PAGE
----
East Manatee County’s premier golf course, The Concession, will host the most famous players from the Champions Tour in a Ryder Cup-like event.

The Concession Golf Club will once again receive worldwide attention when it hosts The World Champions Cup in December.
The Concession Golf Club will once again receive worldwide attention when it hosts The World Champions Cup in December.
Photo by Jay Heater

Most of the time, it’s quiet while walking the pristine 18 holes of The Concession Golf Club.

Moving through the meadows, wetlands, pine forests and oak hammocks provides a wilderness feel, except for the occasional hoot or holler from a golfer who sinks a long, undulating putt.

It’s a private community course, with no signs of the community. When Tony Jacklin and Jack Nicklaus talked about designing the course, it was done with the understanding that houses at The Concession would be built somewhere else. And they were.

Aside from Golf Digest crowning The Concession as the Best New Private Course in America when it opened in 2006, fanfare has been kept to a minimum. It can be tough to be private if everyone is lining up at the gate to get a glimpse.

It’s safe to say now, though, the hidden gem is no longer hidden. The 2021 World Golf Championship took care of that, bringing the best golfers in the world to the course, and now comes the World Champions Cup, a Ryder Cup-style event for seniors, in December.

The World Champions Cup is a new event, sanctioned by the PGA Tour Champions, that will match U.S., European, and international teams.

“It is cool we are hosting the inaugural event,” says Brian Weimann, general manager of The Concession Golf Club. “The (LPGA) has the Solheim Cup, the (PGA Tour) has the Ryder Cup and the Presidents Cup, and this was the missing piece of the puzzle. They want it to be a 100-year event.”

It will be a first for The Concession in that it will be hosting throngs of fans, who will be expecting to see legends of the game among the six-player teams.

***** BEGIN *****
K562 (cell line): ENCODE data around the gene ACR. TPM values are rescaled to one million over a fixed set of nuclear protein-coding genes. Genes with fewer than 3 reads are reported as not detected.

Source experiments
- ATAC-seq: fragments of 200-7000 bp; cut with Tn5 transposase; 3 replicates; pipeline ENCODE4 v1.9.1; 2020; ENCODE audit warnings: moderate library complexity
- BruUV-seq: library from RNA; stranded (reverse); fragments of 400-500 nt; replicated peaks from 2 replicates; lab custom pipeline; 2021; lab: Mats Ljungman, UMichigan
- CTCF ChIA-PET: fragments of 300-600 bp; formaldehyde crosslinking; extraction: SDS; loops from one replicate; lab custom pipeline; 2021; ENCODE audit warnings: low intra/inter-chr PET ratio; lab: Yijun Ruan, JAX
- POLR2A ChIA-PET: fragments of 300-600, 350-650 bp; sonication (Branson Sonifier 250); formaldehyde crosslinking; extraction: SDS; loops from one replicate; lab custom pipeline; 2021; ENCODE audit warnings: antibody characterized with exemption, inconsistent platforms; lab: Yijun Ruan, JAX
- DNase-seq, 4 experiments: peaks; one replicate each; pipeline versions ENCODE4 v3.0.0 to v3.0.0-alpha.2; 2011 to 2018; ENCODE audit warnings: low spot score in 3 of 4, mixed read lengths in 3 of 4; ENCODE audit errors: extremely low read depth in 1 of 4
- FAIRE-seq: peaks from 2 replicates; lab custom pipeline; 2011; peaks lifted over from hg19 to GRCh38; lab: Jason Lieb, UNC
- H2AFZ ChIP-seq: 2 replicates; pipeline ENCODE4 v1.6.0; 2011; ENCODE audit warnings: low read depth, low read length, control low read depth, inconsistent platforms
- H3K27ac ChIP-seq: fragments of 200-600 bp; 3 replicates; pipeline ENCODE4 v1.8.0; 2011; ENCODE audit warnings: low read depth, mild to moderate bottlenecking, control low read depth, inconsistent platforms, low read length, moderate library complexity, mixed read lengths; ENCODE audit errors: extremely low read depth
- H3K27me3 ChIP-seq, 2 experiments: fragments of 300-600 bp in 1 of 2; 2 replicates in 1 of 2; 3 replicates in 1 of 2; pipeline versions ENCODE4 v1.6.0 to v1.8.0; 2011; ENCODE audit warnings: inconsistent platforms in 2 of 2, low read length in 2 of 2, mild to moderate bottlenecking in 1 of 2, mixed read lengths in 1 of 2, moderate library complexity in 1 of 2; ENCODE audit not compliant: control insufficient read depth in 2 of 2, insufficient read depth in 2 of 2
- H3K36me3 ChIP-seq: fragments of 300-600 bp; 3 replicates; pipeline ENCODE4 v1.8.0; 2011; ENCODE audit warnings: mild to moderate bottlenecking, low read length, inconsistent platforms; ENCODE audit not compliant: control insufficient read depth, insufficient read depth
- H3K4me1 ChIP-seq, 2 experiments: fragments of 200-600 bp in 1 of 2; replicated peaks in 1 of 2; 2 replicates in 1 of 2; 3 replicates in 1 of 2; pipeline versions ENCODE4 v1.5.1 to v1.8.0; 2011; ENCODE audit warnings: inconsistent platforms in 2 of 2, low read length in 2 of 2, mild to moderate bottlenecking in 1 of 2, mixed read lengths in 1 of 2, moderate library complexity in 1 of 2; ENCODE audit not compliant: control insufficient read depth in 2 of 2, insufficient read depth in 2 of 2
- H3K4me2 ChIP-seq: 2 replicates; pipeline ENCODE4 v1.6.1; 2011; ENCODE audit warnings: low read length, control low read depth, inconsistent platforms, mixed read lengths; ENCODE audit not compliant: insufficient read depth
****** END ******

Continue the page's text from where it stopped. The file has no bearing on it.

While the 2021 World Golf Championship drew 47 of the top 50-ranked players in the world, fans were not allowed on the course due to the COVID-19 pandemic. Only invited guests and those who lived at The Concession were allowed to attend.

However, the message was delivered through the media, including NBC and its affiliates, with worldwide coverage of the event. The Concession was introduced to golf fans all over the world, in a good way.

PGA Tour player Billy Horschel compared the greens to Augusta National, the revered course that hosts the Masters. Patrick Reed, now playing on the LIV Golf tour, called the course “awesome” and Rory McIlroy said he couldn’t wait until another PGA event was scheduled there.

Jim “Bones” Mackay, the current caddy of PGA Tour star Justin Thomas, coined a phrase by saying The Concession “had several places around the course where you could lose a few strokes, and a few places you could lose a limb.”

His statement was in reference to the alligators that often caught the attention of the television cameras.

But then the PGA Tour packed its bags and left, and golf fans had to wonder if the world’s best golfers would return. The only reason The Concession was able to host the World Golf Championship was because COVID-19 forced cancellation of the event in Mexico City.